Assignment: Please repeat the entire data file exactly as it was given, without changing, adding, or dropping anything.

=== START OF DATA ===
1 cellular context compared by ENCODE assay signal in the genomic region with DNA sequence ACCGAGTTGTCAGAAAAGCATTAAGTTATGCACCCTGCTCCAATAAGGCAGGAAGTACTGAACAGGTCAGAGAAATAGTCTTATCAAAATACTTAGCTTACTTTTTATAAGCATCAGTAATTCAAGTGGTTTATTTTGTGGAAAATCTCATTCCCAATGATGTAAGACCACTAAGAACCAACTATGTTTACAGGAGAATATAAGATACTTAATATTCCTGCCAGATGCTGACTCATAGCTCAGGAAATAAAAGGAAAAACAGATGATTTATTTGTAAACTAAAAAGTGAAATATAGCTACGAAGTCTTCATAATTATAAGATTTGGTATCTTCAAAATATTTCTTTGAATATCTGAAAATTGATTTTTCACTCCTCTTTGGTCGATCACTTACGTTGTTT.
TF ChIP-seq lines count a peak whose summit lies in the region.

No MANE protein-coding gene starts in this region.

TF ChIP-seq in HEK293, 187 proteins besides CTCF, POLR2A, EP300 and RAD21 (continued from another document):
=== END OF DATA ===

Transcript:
1 cellular context compared by ENCODE assay signal in the genomic region with DNA sequence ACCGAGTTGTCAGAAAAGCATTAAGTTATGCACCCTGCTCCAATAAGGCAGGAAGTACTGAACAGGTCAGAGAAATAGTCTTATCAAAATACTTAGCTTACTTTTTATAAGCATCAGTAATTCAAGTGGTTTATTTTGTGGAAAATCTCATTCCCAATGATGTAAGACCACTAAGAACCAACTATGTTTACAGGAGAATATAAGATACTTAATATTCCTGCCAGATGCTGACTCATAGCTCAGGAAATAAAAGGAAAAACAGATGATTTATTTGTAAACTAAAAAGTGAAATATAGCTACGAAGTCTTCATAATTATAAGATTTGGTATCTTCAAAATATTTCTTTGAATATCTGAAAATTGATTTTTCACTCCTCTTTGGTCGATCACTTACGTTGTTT.
TF ChIP-seq lines count a peak whose summit lies in the region.

No MANE protein-coding gene starts in this region.

TF ChIP-seq in HEK293, 187 proteins besides CTCF, POLR2A, EP300 and RAD21 (continued from another document):